" I couldn't give a fig....... Well, actually I would give a great many figs for this terrific cake."


The dried fruit and nuts in this cake lend a rich flavour and a pleasingly chewy texture. The cake is not without its surprises though, as the fruit and nuts collapse to the bottom of the tin in the cooking. Normally this would be considered to be a disaster, but in this case, the cake is turned upside down after cooling to achieve a layer of fruit and nuts floating magically on the top of the finished cake. Delight.

The glossy chocolate icing turns the cake into a rich confection suitable for serving as a dessert cake as much as a tea cake.

I think this might be a nice alternative at Christmas for cooks who want some of the dried fruit flavours of the season but not the full on traditional cake with all its bells and whistles.

The cake which is rich and should be served in small slices keeps really well. I have happily been eating this cake a week after I baked and iced it.

Serves: 8 – 12 

  • 4 eggs
  • 170g caster sugar
  • 200g butter melted and cooled
  • 200g ground almonds
  • 150 g Medjool dates, stoned and chopped into c ½ cm dice
  • 150g dried figs, chopped into ½ cm dice
  • 100g pistachios coarsely chopped
  • 1 teaspoon orange flower water
  • 1 teaspoon orange or vanilla extract
  • Icing 
  • 80g chocolate 62%cocoa solids
  • 80g butter


  1. Preheat oven to 170c.
  2. Paint the sides of a 24cm spring form or cake tin with a little melted butter and line the base of the tin with a disc of parchment paper.
  3. Place the eggs and sugar in the bowl of a stand mixer and whisk until the mixture is pale and light. This will take about 5 minutes to achieve. The mixture should be firm enough hold a figure of eight if lifted up with the whisk. 
  4. Using a long handled flexible spatula, fold in the melted butter followed by the almonds, dates, figs, pistachios, orange flower water and orange extract.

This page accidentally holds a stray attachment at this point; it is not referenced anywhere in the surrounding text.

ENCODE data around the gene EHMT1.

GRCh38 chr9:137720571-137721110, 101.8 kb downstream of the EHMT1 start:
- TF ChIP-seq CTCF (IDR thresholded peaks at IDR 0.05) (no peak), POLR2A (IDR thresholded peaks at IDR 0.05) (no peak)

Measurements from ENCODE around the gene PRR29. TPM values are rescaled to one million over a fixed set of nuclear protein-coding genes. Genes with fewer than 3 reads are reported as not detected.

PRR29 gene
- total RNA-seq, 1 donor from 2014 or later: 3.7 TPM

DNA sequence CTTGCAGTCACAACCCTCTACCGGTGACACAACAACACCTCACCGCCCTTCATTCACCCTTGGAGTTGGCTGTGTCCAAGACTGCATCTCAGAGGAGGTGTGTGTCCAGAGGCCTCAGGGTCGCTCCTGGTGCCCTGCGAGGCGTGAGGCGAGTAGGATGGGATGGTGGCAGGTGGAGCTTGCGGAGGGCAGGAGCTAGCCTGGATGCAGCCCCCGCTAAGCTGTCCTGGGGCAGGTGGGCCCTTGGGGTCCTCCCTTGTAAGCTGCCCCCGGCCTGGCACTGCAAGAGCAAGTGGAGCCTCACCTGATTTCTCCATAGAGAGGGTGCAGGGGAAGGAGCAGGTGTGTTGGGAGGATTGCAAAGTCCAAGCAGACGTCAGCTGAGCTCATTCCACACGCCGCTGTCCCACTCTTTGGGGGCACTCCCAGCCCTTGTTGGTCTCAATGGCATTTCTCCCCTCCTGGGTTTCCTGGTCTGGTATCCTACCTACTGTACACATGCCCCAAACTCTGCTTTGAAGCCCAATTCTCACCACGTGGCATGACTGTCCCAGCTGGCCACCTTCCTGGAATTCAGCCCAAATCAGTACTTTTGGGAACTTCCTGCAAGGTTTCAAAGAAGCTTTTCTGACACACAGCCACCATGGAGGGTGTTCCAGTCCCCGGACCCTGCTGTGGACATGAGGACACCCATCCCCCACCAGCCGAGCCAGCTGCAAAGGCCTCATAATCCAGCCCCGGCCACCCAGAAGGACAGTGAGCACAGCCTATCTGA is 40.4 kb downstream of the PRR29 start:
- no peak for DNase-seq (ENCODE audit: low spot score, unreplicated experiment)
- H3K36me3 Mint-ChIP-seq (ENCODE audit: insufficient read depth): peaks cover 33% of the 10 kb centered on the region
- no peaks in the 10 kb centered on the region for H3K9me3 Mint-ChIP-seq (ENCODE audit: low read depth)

5. Pour the mixture into the prepared tin, smooth the surface and place in the preheated oven.
  6. Cook for 50 minutes by which time the cake should be well coloured and beginning to come away from the sides of the tin.
  7. Remove from the oven and place the cake still in the tin on a wire rack to cool. After 30 minutes, run a blunt table knife around the inside of the tin and turn out the cake. You will notice that the fruit and nuts have fallen to the bottom of the cake and that is perfect as you will be serving the cake upside down. I like to leave the disc of parchment on the paper until it is completely cool.
  8. To make the icing, place the chocolate in a pyrex bowl and sit the bowl over a saucepan of cold water. The water must not be touching the bottom of the chocolate bowl. Bring the water to a simmer and immediately turn off the heat. The chocolate will not be fully melted but will continue to melt over the residual heat in the saucepan.
  9. When the chocolate is melted, remove the bowl from the saucepan and allow to cool until barely tepid. This is very important as if the chocolate as you beat in the butter, you may end up with a sauce rather than a spreadable icing.
  10. Using an electric hand whisk or your own hand, whisk the butter into the chocolate a few pieces at a time until all of the butter is incorporated to yield a glossy and spreadable icing. If you have whisked in the butter too quickly or if the chocolate was too hot as you added the butter, the icing make become runny and more like a sauce. If this happens, place the bowl in the fridge and allow to become cold. When cold, whisk it again and it should firm up to a firm and spreadable consistency.
  11. Remove the disc of parchment paper from the cake and place fruit side up on a large flat plate.
  12. Using a spatula of flexible palate knife, spread the icing over the top and sides of the cake.
  13. The cake is now ready to serve with softly whipped cream or crème fraiche.

Watch How to Cook Well with Rory O'Connell at 8:30pm on RTÉ One every Tuesday.